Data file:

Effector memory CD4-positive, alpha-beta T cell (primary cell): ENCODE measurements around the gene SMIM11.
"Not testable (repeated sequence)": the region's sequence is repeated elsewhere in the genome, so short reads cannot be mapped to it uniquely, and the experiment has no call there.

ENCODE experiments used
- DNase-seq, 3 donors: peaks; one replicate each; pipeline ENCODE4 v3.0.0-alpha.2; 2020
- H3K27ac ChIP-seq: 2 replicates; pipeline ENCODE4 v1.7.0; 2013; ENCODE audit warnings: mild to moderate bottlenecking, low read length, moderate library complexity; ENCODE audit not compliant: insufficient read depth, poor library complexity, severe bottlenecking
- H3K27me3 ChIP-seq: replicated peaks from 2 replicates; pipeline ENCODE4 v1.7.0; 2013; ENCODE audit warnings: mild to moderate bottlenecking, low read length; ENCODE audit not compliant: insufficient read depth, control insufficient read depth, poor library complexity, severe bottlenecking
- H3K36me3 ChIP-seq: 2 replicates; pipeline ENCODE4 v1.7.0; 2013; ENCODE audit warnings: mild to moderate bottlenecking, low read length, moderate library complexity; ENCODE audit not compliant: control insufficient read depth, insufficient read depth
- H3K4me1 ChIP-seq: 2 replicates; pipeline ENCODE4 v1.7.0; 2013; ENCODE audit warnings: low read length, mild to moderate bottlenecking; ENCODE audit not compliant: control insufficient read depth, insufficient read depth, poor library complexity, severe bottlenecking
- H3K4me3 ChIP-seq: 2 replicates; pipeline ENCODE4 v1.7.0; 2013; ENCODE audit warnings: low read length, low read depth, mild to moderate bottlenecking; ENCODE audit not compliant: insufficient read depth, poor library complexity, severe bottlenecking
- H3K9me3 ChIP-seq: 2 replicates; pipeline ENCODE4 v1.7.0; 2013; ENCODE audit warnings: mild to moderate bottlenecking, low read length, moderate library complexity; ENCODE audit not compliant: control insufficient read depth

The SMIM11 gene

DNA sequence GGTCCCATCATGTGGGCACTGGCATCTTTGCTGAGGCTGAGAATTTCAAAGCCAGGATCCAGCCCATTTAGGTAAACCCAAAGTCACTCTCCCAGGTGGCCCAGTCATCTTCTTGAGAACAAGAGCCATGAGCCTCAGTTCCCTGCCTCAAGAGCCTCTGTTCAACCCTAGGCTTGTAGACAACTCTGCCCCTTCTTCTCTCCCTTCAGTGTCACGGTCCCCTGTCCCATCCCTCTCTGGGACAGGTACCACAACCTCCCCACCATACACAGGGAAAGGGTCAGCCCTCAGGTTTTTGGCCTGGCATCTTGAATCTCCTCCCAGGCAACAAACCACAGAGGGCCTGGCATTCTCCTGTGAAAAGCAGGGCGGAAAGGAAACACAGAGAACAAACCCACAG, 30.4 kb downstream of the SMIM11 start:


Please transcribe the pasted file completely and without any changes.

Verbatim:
Effector memory CD4-positive, alpha-beta T cell (primary cell): ENCODE measurements around the gene SMIM11.
"Not testable (repeated sequence)": the region's sequence is repeated elsewhere in the genome, so short reads cannot be mapped to it uniquely, and the experiment has no call there.

ENCODE experiments used
- DNase-seq, 3 donors: peaks; one replicate each; pipeline ENCODE4 v3.0.0-alpha.2; 2020
- H3K27ac ChIP-seq: 2 replicates; pipeline ENCODE4 v1.7.0; 2013; ENCODE audit warnings: mild to moderate bottlenecking, low read length, moderate library complexity; ENCODE audit not compliant: insufficient read depth, poor library complexity, severe bottlenecking
- H3K27me3 ChIP-seq: replicated peaks from 2 replicates; pipeline ENCODE4 v1.7.0; 2013; ENCODE audit warnings: mild to moderate bottlenecking, low read length; ENCODE audit not compliant: insufficient read depth, control insufficient read depth, poor library complexity, severe bottlenecking
- H3K36me3 ChIP-seq: 2 replicates; pipeline ENCODE4 v1.7.0; 2013; ENCODE audit warnings: mild to moderate bottlenecking, low read length, moderate library complexity; ENCODE audit not compliant: control insufficient read depth, insufficient read depth
- H3K4me1 ChIP-seq: 2 replicates; pipeline ENCODE4 v1.7.0; 2013; ENCODE audit warnings: low read length, mild to moderate bottlenecking; ENCODE audit not compliant: control insufficient read depth, insufficient read depth, poor library complexity, severe bottlenecking
- H3K4me3 ChIP-seq: 2 replicates; pipeline ENCODE4 v1.7.0; 2013; ENCODE audit warnings: low read length, low read depth, mild to moderate bottlenecking; ENCODE audit not compliant: insufficient read depth, poor library complexity, severe bottlenecking
- H3K9me3 ChIP-seq: 2 replicates; pipeline ENCODE4 v1.7.0; 2013; ENCODE audit warnings: mild to moderate bottlenecking, low read length, moderate library complexity; ENCODE audit not compliant: control insufficient read depth

The SMIM11 gene

DNA sequence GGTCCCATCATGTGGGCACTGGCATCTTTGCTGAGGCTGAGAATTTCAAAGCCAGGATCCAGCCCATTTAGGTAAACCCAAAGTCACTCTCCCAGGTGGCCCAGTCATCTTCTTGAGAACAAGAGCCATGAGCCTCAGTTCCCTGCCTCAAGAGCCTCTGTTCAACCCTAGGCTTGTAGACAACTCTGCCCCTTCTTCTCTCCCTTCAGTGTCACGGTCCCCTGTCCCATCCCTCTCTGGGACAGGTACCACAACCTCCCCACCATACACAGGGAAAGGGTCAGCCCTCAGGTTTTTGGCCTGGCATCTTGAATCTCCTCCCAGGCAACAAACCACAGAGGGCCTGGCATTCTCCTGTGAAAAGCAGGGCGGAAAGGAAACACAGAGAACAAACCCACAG, 30.4 kb downstream of the SMIM11 start: